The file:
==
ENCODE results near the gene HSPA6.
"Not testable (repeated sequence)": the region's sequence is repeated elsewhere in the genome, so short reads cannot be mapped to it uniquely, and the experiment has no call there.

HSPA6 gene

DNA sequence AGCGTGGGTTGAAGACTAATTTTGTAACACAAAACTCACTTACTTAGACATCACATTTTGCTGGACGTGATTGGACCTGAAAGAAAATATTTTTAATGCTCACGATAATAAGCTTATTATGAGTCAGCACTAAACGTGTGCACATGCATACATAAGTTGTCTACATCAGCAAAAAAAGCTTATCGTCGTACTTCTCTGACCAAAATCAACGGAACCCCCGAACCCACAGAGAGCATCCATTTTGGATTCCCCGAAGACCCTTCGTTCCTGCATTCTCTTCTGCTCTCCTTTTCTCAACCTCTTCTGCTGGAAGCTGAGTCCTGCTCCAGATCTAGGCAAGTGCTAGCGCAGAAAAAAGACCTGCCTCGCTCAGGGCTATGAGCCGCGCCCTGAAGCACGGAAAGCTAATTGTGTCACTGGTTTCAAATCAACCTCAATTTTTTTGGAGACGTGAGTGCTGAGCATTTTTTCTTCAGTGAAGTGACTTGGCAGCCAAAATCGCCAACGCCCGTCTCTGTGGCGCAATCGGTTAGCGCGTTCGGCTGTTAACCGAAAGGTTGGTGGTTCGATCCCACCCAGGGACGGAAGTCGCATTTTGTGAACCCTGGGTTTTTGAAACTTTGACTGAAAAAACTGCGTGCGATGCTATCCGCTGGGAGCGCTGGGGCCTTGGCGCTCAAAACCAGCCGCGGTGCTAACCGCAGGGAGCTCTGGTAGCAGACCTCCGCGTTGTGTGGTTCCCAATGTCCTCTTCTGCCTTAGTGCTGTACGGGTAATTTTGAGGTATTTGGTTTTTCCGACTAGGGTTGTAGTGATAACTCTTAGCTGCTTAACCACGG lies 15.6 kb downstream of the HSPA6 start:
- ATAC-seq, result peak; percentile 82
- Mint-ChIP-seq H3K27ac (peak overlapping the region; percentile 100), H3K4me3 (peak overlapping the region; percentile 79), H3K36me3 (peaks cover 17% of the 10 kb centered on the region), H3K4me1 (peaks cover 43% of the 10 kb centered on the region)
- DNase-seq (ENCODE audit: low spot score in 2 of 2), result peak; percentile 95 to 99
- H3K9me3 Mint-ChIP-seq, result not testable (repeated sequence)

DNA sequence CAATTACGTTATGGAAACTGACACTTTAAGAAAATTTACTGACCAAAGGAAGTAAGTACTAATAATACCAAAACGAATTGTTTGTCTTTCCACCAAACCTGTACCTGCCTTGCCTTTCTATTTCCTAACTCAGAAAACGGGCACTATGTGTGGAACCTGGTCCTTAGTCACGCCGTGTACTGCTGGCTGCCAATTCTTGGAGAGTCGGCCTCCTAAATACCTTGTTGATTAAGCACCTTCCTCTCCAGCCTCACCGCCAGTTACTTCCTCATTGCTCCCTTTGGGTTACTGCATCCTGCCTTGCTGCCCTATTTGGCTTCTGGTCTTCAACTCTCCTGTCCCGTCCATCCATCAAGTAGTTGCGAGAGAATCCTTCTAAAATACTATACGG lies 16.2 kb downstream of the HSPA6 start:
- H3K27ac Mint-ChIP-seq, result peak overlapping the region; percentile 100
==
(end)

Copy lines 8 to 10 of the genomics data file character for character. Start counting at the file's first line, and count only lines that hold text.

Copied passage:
- H3K9me3 Mint-ChIP-seq, result not testable (repeated sequence)

DNA sequence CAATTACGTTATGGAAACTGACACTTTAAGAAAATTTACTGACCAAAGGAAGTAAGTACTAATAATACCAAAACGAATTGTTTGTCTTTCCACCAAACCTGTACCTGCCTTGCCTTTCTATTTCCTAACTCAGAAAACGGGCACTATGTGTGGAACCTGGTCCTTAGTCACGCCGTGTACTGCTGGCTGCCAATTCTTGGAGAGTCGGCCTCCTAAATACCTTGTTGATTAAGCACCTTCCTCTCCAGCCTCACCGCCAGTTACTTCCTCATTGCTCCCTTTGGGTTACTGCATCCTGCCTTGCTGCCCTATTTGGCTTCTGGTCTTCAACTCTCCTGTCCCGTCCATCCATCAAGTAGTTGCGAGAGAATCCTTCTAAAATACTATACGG lies 16.2 kb downstream of the HSPA6 start:
- H3K27ac Mint-ChIP-seq, result peak overlapping the region; percentile 100